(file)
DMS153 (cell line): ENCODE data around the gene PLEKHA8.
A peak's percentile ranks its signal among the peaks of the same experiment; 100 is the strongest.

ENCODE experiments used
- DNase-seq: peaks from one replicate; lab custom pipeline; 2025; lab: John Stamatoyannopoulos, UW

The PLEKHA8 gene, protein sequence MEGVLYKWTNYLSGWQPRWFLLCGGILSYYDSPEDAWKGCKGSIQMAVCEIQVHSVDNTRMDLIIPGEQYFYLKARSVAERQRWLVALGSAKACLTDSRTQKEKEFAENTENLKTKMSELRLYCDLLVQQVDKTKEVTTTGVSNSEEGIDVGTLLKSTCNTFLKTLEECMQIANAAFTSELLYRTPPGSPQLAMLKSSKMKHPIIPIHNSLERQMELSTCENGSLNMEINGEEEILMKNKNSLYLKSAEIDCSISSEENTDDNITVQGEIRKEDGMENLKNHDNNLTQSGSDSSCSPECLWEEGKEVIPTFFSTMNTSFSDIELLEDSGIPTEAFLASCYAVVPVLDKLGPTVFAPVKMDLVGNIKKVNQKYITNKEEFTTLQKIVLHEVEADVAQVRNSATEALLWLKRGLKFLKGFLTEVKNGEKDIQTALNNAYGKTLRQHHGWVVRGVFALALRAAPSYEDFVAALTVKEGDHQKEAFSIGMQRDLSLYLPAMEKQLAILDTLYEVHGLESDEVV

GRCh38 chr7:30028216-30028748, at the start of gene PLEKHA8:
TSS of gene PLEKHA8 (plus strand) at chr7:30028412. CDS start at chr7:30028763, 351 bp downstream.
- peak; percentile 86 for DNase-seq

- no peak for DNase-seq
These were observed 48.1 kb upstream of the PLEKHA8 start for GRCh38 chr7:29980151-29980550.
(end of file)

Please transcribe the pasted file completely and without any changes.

DMS153 (cell line): ENCODE data around the gene PLEKHA8.
A peak's percentile ranks its signal among the peaks of the same experiment; 100 is the strongest.

ENCODE experiments used
- DNase-seq: peaks from one replicate; lab custom pipeline; 2025; lab: John Stamatoyannopoulos, UW

The PLEKHA8 gene, protein sequence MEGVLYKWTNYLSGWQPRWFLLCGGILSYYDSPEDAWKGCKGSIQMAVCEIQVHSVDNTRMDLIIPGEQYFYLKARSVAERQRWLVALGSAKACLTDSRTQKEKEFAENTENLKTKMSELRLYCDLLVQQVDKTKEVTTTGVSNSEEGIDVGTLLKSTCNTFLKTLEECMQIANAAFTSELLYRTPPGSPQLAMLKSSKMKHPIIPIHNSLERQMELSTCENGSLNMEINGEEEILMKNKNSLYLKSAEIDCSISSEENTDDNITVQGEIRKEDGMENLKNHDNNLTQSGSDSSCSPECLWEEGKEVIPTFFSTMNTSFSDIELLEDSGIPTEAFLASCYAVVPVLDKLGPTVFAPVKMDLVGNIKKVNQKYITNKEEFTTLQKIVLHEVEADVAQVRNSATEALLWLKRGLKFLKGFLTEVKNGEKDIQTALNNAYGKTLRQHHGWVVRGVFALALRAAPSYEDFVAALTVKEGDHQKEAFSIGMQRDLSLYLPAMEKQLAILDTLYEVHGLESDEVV

GRCh38 chr7:30028216-30028748, at the start of gene PLEKHA8:
TSS of gene PLEKHA8 (plus strand) at chr7:30028412. CDS start at chr7:30028763, 351 bp downstream.
- peak; percentile 86 for DNase-seq

- no peak for DNase-seq
These were observed 48.1 kb upstream of the PLEKHA8 start for GRCh38 chr7:29980151-29980550.